The delivery drivers themselves were also apparently a lot more fleshed out in the webtoon, with three different delivery companies being represented. Here, there is only the Cheonmyeong Group and their drivers, including 5-8 and his small group of “resistance fighters,” who mostly come from refugee backgrounds. (Incidentally, this resistance group is called “the Black Knights” in the webtoon, which is obviously where the show gets its English title from—but this is never explained, nor is the phrase ever even uttered.)
I hesitate to criticize this too much, as the relative shortness of the drama was one of the things that originally attracted me to it, but having now finished it... well, I kind of wish they had spent a little more time with the story. It just feels like it could have been fleshed out a lot more. Put it this way: After the third episode, HJ and I were talking about the show as a whole and we both came to the conclusion that there was no way they were going to be able to wrap everything up in three more episodes. Surely there was going to be a second season, at least! But they did in fact wrap everything up. Narratively speaking, the story came to a satisfying conclusion, but there’s no denying it felt rushed. While I like the trend of individual episodes being shorter than the 80-85 minutes of other Korean dramas I have seen, I think we could have done with at least two more episodes, possibly even more. The story had me hooked enough that I would have welcomed more of it.
And we did indeed enjoy what there was. I know I’ve spent the entire entry so far criticizing the show, but that’s just me wishing it could have been even better. I thought the idea behind it was quite clever, not to mention very timely considering the recent pandemic: In this future, Korea has become a desolate place where everyone has to wear masks outside, delivery drivers are the heroes keeping society going, there is a forced vaccination drive, etc. Imagine my surprise when I learned that the webtoon finished serialization in August 2019—before the pandemic. The correspondence between the story and the pandemic wasn’t perfect, but it’s genuinely creepy how prophetic it now seems.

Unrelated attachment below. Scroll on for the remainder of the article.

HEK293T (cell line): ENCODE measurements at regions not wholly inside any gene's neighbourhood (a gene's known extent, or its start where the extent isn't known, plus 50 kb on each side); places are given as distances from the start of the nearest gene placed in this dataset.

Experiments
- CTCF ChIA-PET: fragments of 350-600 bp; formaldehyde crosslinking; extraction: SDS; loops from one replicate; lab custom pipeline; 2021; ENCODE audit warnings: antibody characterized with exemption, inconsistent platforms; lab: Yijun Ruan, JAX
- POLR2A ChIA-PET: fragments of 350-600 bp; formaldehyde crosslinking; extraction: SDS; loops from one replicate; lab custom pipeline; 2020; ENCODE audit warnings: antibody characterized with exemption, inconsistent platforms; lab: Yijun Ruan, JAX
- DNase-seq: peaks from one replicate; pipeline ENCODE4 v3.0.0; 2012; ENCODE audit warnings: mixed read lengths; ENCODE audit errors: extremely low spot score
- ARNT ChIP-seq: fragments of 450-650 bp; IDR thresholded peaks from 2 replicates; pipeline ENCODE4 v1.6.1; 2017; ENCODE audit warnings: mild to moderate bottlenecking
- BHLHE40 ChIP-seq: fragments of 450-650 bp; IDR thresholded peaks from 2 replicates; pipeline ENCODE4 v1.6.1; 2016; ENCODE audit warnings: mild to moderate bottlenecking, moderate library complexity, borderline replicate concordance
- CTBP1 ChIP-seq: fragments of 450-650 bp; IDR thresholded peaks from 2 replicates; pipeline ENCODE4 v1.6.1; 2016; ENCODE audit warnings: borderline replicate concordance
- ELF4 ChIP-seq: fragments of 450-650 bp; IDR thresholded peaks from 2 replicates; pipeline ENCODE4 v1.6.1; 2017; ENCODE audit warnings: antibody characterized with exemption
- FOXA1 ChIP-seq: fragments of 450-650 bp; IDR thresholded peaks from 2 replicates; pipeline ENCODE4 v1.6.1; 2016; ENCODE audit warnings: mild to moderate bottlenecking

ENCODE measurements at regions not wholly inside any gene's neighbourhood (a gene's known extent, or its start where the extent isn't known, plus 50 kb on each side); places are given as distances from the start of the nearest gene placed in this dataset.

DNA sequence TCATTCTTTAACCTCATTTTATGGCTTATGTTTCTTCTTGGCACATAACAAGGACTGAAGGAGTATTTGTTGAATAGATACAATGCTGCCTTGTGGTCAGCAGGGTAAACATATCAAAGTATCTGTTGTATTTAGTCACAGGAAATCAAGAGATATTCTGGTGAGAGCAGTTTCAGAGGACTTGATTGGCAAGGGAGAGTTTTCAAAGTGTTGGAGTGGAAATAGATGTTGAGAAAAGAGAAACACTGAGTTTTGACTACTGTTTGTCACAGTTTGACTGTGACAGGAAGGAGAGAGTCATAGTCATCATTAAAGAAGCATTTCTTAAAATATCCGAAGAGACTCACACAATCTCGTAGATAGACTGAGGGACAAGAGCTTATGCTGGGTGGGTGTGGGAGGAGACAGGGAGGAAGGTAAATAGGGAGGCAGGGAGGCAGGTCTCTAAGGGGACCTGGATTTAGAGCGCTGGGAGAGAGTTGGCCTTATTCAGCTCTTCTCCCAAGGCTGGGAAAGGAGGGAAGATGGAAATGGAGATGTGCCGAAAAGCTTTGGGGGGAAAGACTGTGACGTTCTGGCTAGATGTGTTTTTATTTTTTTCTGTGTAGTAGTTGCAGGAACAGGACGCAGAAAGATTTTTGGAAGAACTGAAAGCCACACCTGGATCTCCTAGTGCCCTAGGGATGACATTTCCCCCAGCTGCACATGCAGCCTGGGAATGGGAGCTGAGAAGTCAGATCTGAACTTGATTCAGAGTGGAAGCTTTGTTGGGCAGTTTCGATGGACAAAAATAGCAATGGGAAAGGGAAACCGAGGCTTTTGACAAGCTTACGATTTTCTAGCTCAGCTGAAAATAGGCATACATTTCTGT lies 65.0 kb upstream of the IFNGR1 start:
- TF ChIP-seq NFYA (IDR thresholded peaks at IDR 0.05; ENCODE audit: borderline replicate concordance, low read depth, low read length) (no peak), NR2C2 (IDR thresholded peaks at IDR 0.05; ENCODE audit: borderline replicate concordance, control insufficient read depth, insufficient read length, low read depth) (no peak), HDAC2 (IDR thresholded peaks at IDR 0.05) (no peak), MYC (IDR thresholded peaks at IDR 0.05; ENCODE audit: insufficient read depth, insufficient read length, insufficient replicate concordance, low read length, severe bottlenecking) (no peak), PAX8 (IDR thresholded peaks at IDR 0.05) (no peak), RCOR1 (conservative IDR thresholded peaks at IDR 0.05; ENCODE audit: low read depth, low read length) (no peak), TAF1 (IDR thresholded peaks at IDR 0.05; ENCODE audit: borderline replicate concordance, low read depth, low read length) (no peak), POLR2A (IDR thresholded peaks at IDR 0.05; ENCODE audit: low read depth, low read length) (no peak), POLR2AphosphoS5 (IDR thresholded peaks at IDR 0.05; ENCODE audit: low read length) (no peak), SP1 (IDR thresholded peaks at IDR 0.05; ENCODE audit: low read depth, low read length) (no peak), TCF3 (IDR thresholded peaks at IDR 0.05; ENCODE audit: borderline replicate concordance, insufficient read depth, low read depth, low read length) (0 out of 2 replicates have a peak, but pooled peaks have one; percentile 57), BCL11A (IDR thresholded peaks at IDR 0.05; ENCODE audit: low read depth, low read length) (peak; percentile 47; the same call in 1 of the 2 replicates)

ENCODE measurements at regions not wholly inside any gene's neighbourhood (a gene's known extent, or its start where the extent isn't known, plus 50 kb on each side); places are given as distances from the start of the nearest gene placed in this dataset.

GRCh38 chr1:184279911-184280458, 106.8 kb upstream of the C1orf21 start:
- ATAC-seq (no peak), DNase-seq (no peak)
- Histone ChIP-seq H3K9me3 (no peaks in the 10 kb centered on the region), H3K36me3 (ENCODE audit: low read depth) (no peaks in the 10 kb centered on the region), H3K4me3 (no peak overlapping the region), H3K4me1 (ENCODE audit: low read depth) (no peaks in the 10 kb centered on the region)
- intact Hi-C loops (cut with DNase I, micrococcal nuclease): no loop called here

Otherwise, I thought the acting, the production values, etc. were all quite good, and while the story was set in a post-apocalyptic dystopia, it wasn’t as soul-crushing as Squid Game. It was a pretty decent sci-fi show with some social commentary (all good sci-fi contains elements of social criticism) that was fun to watch. Of course, I imagine that if you are familiar with the webtoon you will probably hate it. For example, you will probably be shocked and confused to discover that Sawol, the young girl who is the protagonist of the webtoon, plays second fiddle to 5-8—and is now also a guy for some reason. I never read the webtoon, though, so obviously I’m not too fussed about that. (But I am now kind of interested in reading it to get the full story and to see just how much the Netflix version changed. For example, was the show altered to be more of a commentary on the pandemic?)
Anyway, I thought I’d just post a quick review for anyone who might be looking for something fun to watch on Netflix and has an interest in Korean dramas. It’s not perfect, but Black Knight might keep you entertained for a little while.